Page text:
RPT-UPDATE 1-Japan machine orders show capex will be slow

(Repeats to fix formatting)

* Manufacturers’ capex growing slowly due to external demand

* Services sector cautious due to domestic consumption
(Adds economist’s quote, details)

By Tetsushi Kajimoto and Leika Kihara

TOKYO, March 10 (BestGrowthStock) – Japan’s core machinery orders
fell less than expected in January from the previous month,
easing concern that a recovery in corporate spending could slow
down and harm the economy.

Wholesale price deflation eased further in February on a
recent rise in commodity prices, but deflationary pressure is
likely to continue due to the big gap between supply and demand.

The machinery orders data offer evidence that capital
expenditure will continue to grow slowly this year as
manufacturers increase spending, supporting economic growth. But
the data also show non-manufacturers have been slow to increase
their spending due to weak domestic demand.

This could complicate economic policy for the government as
it tries to contain Japan’s huge outstanding debt and reverse
slumping approval ratings. It also highlights the need for the
Bank of Japan to take further steps to mitigate the second bout
of deflation in a decade.

“The machinery orders data confirms firmness in the recovery
of manufacturers,” said Junko Nishioka, chief economist at RBS
Securities in Tokyo.

“The absolute level of orders is still low, but since any
economic recovery begins with manufacturers and then spreads to
non-manufacturers, the data is slightly positive going forwards.”
<^^^^^^^^^^^^^^^^^^^^^^^^^^^^^^^^^^^^^^^^^^^^^^^^^^^^^^^^^^^^^^
Graphic on machinery orders http://link.reuters.com/hef63j
Graphic on wholesale prices http://link.reuters.com/gef63j
More stories on Japan’s economy [ID:nECONJP]
More stories on Japanese politics [ID:nPOLJP]
^^^^^^^^^^^^^^^^^^^^^^^^^^^^^^^^^^^^^^^^^^^^^^^^^^^^^^^^^^^^^>

Core private-sector machinery orders, a highly volatile
series regarded as an indicator of capital spending, fell 3.7
percent in January, less than a median market forecast for a 4.1
percent decline. [JPMORD=ECI] (ECONJP: )

Orders from manufacturers rose 3.3 percent, the second
consecutive month of gains. Orders from non-manufacturers fell
12.9 percent for the first decline in two months.

Core orders, which exclude those for ships and machinery at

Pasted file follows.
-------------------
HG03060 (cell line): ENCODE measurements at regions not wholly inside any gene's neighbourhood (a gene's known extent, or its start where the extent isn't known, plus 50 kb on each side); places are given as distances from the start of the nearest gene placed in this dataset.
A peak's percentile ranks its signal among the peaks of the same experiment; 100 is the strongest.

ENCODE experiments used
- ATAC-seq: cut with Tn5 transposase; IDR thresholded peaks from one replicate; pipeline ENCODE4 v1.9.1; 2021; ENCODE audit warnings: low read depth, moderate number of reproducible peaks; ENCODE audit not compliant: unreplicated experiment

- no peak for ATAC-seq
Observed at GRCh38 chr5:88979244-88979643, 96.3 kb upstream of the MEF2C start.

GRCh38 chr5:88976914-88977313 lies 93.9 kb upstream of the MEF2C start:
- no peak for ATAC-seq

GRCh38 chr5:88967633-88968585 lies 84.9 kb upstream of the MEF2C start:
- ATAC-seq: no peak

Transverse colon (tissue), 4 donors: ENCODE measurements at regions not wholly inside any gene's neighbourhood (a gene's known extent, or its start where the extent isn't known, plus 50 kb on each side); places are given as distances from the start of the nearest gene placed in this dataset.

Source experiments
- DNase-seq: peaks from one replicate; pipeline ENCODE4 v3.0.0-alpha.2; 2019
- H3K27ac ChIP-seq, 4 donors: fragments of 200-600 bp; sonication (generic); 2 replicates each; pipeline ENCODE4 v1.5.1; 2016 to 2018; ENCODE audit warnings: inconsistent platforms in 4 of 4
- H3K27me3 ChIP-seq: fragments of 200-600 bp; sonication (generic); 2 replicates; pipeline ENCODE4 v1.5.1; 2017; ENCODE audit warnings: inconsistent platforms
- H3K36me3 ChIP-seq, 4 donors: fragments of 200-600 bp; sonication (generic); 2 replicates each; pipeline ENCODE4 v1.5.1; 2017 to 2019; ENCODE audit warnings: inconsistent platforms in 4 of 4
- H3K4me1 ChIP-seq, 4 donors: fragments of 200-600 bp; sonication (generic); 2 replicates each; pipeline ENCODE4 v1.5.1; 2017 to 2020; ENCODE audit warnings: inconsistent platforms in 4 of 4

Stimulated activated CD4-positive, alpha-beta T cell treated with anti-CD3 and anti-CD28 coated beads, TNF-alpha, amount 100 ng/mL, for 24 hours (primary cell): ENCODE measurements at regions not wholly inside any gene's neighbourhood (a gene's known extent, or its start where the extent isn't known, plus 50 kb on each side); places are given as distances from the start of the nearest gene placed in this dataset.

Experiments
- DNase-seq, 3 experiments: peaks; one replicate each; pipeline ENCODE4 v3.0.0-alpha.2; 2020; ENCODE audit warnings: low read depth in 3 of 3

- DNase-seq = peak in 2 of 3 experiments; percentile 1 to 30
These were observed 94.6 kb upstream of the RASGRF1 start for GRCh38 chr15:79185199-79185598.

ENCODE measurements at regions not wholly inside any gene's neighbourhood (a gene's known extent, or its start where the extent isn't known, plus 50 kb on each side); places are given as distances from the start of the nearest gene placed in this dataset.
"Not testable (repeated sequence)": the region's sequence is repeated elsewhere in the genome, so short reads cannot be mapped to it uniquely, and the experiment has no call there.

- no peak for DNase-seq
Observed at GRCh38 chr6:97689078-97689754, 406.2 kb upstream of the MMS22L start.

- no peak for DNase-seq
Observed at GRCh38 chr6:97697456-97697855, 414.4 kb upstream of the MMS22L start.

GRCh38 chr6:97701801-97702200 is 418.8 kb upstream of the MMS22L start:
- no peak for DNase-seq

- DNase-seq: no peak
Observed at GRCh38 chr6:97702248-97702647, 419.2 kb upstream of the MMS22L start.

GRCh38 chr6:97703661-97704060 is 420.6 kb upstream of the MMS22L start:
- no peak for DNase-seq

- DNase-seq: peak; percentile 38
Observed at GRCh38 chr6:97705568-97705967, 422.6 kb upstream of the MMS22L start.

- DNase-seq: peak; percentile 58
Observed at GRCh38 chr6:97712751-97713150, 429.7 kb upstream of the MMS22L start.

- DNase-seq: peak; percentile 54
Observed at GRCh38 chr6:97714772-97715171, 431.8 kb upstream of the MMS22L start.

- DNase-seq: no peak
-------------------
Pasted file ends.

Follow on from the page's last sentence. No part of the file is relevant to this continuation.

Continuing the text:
electric power firms, were 1.1 percent lower in January from the
same month a year earlier.

The Bank of Japan, under pressure from the government to do
more to fight deflation, could decide this month or next to offer
commercial banks more short-term funds. [ID:nTOE6230A7]

While economists doubt more cheap money will lift Japan’s
prices significantly, many argue that inaction would risk
worsening business and consumer sentiment.

Gross domestic product (GDP) for the fourth quarter likely
rose a revised 1.0 percent, down from a preliminary reading of
1.1 percent growth as capital spending recovered more slowly than
expected, a Reuters poll showed. Revised GDP data are due at 8:50
a.m. on March 11 (2350 GMT on March 10). [ID:nTOE62309G]

The 1.5 percent annual fall in wholesale prices, as measured
by the corporate goods price index (CGPI) in February, matched
the median forecast decline. [JPCGP=ECI] [JPCGPY=ECI]

Wholesale prices rose 0.1 percent in February from the
previous month, also matching the median estimate. Declines in
the CGPI has been slowing since September as oil prices are on
the rise again. Still, deflation is likely to persist due to the
large gap between supply and demand.

Japan pulled out of recession in April-June last year, helped
by a rebound in exports and industrial output as well as a rise
in consumption due to government subsidies. Economists expect
growth to slow early this year as the government cuts public
works and the impact of subsidies fades.

Stock Analysis

(Editing by Hugh Lawson)

RPT-UPDATE 1-Japan machine orders show capex will be slow